FOLLOW US ON:  

Mary and Eve: a new way of looking at Advent

Guest post by Molly Just

mary and eve - our lady of the mississippi abbeyLast Christmas, I received this print – it’s one of the most profound pieces of religious art that I have ever seen. This picture was hand drawn by a sister at the Our Lady of the Mississippi Abbey in 2003. This drawing has been so well received over the last few years that the monastic community from which it comes has begun selling prints of it around Christmas time so that it might bless others. I have this print framed in my office and I meditate upon the truth of it often. I like this drawing because it beckons us to remember the whole gospel story – that even amidst our sin, Jesus came to the earth to die for us, with no motive at play other than love. As I’ve studied and contemplated this picture over the course of time, one of the things that I notice is that Eve has her arms going in two directions in the drawing. With one arm, she carries the fruit that she picked, that she wanted, for her own self-gain. With the other, she touches the “fruit” of Mary’s womb, the hope of her own redemption. How beautiful!

We often talk about Jesus as the “second Adam,” a Pauline understanding derived from 1 Corinthians 15. When we think of Jesus as the “second Adam” we begin to understand how these two men are inextricably linked together. However, I have to admit that prior to seeing this picture, I had never thought about how Eve and Mary are also connected. Interestingly enough, Eve’s first born-son, Cain, is the initial human to introduce physical death to the world when his uncontrollable anger and jealousy cause him to murder his brother, Abel. On the contrast, Mary’s first-born son, Jesus, reverses this curse of death by suffering at the hands of others. Instead of being the murderer, Mary’s son is the one who is killed. Just as Jesus and Adam are linked together, Eve and Mary’s lives are equally intertwined. When Eve disobeys, Mary obeys. Eve’s son brings death, Mary’s brings life. When Eve couldn’t resist the tempter in the garden, Mary crushes his head with her heel, for the fruit in her womb is the one who would defeat evil once and for all.

In this season of Advent, may our hearts understand the legitimacy of Eve’s mourning, for we know the story of disobedience all too well. However, may we also rejoice in Mary’s “yes” and anticipate the blessing that she carries – our Savior! How beautiful that Eve, in this picture, is one of the first ones to receive tidings of comfort and joy. Where there seems to be no way, God makes a way.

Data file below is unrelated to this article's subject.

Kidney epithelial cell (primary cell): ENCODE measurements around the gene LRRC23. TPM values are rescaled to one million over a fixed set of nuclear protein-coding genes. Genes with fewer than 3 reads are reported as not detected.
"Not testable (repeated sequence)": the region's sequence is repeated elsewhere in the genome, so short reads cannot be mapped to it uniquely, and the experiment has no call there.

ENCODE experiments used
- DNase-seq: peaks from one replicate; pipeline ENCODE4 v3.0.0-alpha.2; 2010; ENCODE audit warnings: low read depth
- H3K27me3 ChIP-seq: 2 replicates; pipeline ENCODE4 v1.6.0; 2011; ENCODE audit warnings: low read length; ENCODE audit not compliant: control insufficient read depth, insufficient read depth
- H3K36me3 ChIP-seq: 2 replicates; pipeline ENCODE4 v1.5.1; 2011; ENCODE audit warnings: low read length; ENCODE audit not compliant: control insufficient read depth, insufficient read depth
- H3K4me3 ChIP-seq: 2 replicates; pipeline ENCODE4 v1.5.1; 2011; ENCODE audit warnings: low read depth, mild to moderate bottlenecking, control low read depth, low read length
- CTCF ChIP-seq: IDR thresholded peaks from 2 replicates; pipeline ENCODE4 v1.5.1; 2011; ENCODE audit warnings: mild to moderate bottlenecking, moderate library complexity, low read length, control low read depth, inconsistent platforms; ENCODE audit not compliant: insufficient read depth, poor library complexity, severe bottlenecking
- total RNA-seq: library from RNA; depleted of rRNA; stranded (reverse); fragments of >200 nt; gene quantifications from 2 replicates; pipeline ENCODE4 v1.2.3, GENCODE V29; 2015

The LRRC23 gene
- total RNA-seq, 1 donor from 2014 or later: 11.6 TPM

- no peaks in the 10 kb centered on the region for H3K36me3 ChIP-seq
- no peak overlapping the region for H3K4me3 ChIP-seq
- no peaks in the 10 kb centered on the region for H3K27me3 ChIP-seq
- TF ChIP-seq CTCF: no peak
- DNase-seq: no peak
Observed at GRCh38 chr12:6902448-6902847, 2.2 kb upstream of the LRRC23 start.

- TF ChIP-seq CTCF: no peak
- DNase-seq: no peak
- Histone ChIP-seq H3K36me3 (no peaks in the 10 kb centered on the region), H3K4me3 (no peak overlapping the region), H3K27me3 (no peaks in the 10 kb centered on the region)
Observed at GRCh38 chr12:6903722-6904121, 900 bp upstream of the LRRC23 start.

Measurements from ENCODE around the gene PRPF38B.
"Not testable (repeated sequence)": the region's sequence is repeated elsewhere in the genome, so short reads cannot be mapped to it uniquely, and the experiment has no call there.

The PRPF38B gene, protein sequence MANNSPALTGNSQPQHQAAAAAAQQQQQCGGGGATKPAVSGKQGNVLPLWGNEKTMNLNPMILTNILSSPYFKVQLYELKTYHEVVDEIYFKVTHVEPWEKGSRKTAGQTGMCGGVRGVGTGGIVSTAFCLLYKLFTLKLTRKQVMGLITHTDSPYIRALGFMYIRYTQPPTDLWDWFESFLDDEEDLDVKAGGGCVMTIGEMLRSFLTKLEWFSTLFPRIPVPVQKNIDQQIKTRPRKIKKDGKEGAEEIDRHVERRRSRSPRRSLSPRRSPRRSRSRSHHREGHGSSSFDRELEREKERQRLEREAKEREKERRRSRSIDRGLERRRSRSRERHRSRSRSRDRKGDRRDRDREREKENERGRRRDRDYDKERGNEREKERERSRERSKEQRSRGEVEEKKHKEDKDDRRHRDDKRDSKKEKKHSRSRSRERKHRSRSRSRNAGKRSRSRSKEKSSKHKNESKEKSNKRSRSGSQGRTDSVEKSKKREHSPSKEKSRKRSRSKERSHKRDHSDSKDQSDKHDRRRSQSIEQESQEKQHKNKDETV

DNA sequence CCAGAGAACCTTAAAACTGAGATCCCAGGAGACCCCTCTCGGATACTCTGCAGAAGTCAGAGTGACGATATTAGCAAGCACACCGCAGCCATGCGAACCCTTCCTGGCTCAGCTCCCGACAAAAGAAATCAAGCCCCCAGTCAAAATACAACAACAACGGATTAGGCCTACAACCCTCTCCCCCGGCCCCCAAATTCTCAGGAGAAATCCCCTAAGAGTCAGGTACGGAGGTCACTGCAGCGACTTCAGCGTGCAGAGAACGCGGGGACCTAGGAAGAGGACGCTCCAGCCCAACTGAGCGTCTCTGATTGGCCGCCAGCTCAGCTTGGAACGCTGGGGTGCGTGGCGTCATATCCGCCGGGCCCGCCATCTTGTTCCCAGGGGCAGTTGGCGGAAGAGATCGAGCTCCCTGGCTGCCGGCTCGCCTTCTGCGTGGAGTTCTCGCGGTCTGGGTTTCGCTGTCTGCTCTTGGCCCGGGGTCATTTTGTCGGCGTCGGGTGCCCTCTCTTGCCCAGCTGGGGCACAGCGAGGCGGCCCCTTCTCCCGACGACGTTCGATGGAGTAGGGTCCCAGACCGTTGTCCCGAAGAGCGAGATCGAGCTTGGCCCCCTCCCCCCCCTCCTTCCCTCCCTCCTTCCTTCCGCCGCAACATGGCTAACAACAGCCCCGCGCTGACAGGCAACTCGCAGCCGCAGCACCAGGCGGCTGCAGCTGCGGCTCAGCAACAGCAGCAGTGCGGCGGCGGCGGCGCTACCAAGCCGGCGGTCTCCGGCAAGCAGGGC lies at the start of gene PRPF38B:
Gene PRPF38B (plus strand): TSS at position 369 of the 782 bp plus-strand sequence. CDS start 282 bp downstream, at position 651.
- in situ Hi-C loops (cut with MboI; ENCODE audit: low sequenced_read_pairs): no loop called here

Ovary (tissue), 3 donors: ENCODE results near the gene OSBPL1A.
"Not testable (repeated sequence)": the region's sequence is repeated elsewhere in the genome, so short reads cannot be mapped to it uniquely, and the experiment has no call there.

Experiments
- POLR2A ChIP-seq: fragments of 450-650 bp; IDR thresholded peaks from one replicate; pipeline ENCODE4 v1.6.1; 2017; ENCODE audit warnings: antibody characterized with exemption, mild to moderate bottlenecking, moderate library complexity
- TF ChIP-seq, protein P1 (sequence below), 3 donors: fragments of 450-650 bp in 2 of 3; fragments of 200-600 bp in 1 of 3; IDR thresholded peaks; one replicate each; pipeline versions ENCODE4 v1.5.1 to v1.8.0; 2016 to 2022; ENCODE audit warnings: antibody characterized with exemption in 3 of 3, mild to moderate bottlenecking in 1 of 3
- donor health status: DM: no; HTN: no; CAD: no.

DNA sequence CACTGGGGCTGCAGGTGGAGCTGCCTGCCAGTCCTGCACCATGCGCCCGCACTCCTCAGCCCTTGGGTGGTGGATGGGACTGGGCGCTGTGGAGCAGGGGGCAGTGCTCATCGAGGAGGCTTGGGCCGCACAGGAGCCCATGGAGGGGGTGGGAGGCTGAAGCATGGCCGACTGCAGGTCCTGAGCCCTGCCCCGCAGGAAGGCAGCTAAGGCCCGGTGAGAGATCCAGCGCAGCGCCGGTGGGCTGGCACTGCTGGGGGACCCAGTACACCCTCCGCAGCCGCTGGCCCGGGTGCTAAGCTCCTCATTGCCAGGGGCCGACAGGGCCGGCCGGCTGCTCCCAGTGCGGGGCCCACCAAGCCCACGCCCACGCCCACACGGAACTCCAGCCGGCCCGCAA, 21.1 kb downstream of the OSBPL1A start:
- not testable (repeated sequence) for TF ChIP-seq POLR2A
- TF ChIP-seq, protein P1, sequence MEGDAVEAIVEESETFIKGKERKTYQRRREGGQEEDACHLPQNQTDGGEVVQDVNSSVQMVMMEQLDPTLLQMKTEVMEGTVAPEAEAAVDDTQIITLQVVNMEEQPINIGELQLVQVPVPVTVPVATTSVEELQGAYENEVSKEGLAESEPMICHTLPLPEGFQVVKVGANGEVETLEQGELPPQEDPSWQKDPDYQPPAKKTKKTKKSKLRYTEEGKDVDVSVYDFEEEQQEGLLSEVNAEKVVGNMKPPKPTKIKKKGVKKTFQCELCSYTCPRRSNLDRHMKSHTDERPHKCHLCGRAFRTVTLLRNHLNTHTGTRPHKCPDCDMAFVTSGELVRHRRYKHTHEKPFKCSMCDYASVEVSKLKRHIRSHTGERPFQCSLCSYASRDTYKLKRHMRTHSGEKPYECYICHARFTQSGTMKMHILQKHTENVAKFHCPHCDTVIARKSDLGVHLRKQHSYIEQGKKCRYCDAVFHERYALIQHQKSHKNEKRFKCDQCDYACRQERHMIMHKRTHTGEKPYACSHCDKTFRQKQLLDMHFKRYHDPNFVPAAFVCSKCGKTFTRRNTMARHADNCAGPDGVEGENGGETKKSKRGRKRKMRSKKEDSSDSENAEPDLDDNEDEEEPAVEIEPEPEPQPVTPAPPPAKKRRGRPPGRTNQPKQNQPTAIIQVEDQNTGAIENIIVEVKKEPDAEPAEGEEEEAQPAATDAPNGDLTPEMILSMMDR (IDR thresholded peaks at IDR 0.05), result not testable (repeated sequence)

A couple of years after this picture was drawn, another sister from the Mississippi Abbey wrote the following poem to accompany the drawing in a Christmas card.  I’ll leave you with her words:

“My mother, my daughter, life-giving Eve
Do not be ashamed, do not grieve.
The former things have passed away
Our God has brought to us a New Day.
See, I am with Child, through whom all will be reconciled.
O, Eve! My sister, my friend
We will rejoice together, forever
Life without end.”

 


Molly Just

Molly Just is the director of the Discipleship program at Southwestern College in Winfield, Kansas, and is a provisional elder in the Great Plains Conference of the United Methodist Church.  You may purchase your own copy of the print above at www.monasterycandy.com.
 
 
 


 

8 Comments added

  1. Debbie Kolacki December 2, 2015 | Reply
    This is beautiful -- I've shared it on Facebook. Thank you.
  2. Janice Kyler December 8, 2015 | Reply
    Thank you for this beautiful truth!
  3. Paul McCauley January 23, 2016 | Reply
    To me it is totally non-sensible. The girl in the brown dress seems to have two right arms!!
  4. MaryTerrell July 5, 2017 | Reply
    What a beautifully profound truth.
  5. MaryTerrell July 5, 2017 | Reply
    Where may I purchase this?
  6. admin August 25, 2017 | Reply
    You can purchase a print of this piece of art here: http://www.monasterycandy.com/Product_List?c=33
  7. Susan January 4, 2018 | Reply
    Well said, Molly. Love the picture and poem, too.
  8. Barb January 4, 2018 | Reply
    Very beautiful and meaningful!

Leave a Reply to MaryTerrell Cancel Reply

18 + 1 =